But it is a dangerously fine line, I suggest, when you’re talking about the age of someone you pick up anonymously at a beat. Marsden offers this careful reply: “I don’t knowingly know that I’ve had sex with anyone underage. I’ve been to saunas, and again I don’t ask them their names. I have no doubt that I’ve never bought anyone home who’s underage. But if you raise the issue of gay saunas, [the answer is] I don’t think so.”
Marsden’s sexual career has been long and troubled. In 1967, he was arrested in a toilet for public indecency after making advances on an undercover cop. On 60 Minutes, he told Richard Carlton that he underwent electric shock therapy to try and “straighten” out his homosexuality, and today, he unreservedly admits that if he could “flick a switch” it would definitely point to hetero. The problem, he says, is with society at large.
“Sex, sexuality and your private life doesn¹t have to be done under the sheets. I mean, what¹s so horrid about someone gay or straight who enjoys a wild sex life?”
He sympathises with Justice Michael Kirby who, earlier this year, suffered underage-sex allegations at the hands of national Liberal MP Bill Heffernan. Marsden is friendly with Michael Kirby and, he says, respects him very much, “but I feel angry that people came to his defence a lot more powerfully than they came to mine”.
In a curious twist, the young Bill Heffernan was a classmate of Marsden’s at school. “He slept two beds away,” he recalls, then, unable to resist the joke, continues, “I never jumped him though.”
“There will always be people who believe it. Where there’s smoke there’s fire.”
Part of the unfortunate outcome of a defamation trial is that the person at its centre is forever tainted with the allegations, whether they win in court or not. “There will always be people who believe it. Where there’s smoke there’s fire,” he says ruefully. Indeed, there are many in the gay community now who believe that Marsden is guilty, and that he used his high-powered connections to get acquitted.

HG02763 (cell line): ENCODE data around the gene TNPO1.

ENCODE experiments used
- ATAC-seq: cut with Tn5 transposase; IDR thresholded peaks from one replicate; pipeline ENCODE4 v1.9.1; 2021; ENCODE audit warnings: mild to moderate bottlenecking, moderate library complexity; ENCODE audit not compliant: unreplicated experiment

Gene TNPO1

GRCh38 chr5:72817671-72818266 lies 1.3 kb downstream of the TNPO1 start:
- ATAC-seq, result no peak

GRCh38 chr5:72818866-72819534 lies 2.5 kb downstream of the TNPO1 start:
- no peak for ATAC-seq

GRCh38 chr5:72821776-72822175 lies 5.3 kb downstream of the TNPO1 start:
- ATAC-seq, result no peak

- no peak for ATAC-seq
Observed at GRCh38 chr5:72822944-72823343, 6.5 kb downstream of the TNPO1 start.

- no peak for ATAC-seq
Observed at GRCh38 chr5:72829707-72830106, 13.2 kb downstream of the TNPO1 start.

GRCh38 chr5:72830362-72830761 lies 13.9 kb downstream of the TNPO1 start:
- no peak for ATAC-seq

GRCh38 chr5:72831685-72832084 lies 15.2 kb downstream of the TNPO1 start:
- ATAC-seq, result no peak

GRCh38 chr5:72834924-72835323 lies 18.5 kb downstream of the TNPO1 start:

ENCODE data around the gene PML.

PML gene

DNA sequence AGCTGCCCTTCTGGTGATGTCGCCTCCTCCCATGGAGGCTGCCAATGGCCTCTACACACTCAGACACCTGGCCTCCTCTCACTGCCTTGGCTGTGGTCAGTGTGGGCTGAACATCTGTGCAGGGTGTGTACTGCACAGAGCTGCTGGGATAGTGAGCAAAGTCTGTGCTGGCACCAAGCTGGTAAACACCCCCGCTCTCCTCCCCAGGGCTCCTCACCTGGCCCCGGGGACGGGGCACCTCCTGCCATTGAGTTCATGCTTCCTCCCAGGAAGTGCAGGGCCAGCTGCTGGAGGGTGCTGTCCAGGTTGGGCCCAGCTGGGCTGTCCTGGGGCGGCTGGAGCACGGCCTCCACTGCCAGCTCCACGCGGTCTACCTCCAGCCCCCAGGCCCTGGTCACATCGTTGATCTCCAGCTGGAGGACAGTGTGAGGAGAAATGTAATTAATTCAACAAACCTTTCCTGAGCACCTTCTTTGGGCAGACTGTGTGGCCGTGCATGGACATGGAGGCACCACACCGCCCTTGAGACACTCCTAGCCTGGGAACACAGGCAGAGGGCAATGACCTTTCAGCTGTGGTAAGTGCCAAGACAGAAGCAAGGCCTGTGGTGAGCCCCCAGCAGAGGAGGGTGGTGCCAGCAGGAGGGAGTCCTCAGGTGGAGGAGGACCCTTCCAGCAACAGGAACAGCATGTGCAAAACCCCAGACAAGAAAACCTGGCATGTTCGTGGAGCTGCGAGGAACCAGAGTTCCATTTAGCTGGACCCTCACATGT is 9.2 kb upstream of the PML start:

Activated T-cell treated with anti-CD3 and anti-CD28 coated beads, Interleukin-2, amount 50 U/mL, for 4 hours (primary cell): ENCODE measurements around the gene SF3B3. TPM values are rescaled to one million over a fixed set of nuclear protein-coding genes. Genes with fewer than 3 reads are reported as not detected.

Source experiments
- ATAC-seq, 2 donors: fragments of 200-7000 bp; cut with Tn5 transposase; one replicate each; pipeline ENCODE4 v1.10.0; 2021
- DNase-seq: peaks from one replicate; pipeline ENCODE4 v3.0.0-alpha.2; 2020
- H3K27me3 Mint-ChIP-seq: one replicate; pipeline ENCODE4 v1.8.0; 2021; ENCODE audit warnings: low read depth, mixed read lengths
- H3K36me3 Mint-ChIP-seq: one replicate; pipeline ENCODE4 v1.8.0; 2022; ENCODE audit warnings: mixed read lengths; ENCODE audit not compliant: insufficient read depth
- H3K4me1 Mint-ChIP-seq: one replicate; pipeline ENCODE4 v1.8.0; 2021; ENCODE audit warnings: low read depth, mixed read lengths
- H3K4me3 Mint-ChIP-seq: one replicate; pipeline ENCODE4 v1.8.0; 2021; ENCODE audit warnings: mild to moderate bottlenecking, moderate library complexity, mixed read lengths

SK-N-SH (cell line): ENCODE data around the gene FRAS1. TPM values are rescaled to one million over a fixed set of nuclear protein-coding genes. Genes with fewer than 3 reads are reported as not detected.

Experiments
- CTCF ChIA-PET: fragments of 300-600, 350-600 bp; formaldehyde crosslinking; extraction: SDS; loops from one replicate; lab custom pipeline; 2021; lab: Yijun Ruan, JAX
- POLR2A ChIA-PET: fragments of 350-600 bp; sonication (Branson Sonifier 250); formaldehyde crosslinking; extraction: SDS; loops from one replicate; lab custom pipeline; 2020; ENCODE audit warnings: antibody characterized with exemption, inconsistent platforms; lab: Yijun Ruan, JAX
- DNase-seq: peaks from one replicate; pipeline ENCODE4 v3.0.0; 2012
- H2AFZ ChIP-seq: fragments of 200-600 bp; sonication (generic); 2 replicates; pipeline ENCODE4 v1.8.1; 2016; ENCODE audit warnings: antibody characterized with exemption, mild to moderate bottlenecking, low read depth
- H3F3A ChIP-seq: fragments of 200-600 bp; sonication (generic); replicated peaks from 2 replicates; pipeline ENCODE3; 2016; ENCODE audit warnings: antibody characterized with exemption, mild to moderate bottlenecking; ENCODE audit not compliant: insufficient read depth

“I was devastated by what I think was a lack of support from the gay community. That’s probably one of the most hurtful things.” Marsden is at lengths to point out his contributions to the gay community: his bailing out of the Sydney Star Observer when it was in financial trouble, his backing of the counselling service, and his marching in the first Mardi Gras parades. Nevertheless, he concludes, “I don’t think the gay community would march down George Street for my funeral.”
He cites the Wood Royal Commission as the main reason that the gay community “veered away” from him. Marsden likened it to a modern day witch-hunt, which, he says, had him firmly in its sights. “It has a lot to answer for.
“The gay community went through a bad time during the Royal Commission it just went troppo. There were 27 murders as a result of it, people left the country, a supreme court judge committed suicide. So the [gay community] became very fearful of all these allegations of paedophilia, or being connected to anyone who was seen as a pederast.” In the minds of mainstream society, homosexuality and paedophilia are connected. But there were other factors working against Marsden, which he is more than aware of.
“I’d obtained a position of power and influence that openly gay men shouldn’t, and I truly believe that because of this, there were elements in the government and police force who wanted to get rid of me.
“In my book,” he says, “I’m going to say every last thing I can about these people.” I Am What I Am is intended to be Marsden’s swan song. He hopes it will close the matter, so that he can try to “go back to what it was like years ago.” However, given Marsden’s controversial history, it’s more than likely that the book’s release will only stir the pot once more.
When it comes time for me to leave, John’s looking both exhausted and relieved. As much as he relishes the opportunity to have his say and play the showman, I sense that he’s looking forward to being the private John Marsden again a man that even those close to him probably haven’t seen for a long time.
This article originally appeared in DNA Magazine.